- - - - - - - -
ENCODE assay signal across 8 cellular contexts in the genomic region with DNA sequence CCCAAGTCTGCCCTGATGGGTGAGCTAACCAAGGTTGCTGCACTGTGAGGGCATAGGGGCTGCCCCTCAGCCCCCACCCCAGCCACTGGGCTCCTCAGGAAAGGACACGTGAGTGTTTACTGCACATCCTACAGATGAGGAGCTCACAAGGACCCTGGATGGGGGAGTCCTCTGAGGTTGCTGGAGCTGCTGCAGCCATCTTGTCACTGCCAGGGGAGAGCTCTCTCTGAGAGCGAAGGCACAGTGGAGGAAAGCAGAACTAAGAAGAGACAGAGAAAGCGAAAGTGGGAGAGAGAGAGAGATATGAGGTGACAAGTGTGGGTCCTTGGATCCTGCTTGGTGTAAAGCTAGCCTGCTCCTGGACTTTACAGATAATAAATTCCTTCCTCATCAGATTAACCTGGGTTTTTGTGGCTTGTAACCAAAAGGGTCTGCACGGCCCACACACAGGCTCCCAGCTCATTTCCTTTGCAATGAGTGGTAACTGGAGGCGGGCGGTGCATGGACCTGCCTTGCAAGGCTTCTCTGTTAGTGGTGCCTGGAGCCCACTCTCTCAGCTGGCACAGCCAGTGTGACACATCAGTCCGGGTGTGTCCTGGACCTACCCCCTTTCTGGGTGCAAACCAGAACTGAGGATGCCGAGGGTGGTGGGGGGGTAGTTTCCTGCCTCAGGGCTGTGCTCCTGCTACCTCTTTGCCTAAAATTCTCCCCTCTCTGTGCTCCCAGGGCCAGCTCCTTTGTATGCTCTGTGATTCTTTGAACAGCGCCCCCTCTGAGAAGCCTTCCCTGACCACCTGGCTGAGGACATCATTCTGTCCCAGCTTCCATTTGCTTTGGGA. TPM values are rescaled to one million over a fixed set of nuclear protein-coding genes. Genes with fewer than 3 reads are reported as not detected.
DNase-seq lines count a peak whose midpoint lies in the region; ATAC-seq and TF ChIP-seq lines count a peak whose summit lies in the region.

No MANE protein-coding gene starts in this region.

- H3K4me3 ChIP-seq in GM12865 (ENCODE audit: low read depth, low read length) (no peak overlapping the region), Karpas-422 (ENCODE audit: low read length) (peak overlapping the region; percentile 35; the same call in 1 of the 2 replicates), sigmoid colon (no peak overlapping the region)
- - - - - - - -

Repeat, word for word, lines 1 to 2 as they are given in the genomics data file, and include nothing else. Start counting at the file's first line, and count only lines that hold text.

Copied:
ENCODE assay signal across 8 cellular contexts in the genomic region with DNA sequence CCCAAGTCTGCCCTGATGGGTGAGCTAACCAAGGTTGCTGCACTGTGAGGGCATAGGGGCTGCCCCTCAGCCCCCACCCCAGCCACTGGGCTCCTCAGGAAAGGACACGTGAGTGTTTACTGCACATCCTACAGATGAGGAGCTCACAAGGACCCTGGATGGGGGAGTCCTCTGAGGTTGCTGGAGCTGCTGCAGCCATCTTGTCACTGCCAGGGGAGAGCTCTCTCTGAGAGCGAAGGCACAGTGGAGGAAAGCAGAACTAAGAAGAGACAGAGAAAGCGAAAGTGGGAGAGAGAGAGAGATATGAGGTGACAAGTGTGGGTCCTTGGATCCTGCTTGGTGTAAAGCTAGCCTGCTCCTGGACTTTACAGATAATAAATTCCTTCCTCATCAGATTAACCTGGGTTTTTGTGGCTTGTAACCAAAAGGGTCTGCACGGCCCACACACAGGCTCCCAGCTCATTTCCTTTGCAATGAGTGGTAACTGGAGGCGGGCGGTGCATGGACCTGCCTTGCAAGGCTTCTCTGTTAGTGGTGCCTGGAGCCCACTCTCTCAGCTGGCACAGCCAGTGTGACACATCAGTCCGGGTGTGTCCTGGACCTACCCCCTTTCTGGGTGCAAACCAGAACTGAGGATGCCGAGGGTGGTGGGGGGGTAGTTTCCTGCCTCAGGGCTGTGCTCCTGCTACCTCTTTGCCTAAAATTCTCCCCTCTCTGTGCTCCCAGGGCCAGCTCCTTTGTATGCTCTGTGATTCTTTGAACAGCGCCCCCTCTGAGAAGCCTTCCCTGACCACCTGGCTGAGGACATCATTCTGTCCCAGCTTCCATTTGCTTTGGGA. TPM values are rescaled to one million over a fixed set of nuclear protein-coding genes. Genes with fewer than 3 reads are reported as not detected.
DNase-seq lines count a peak whose midpoint lies in the region; ATAC-seq and TF ChIP-seq lines count a peak whose summit lies in the region.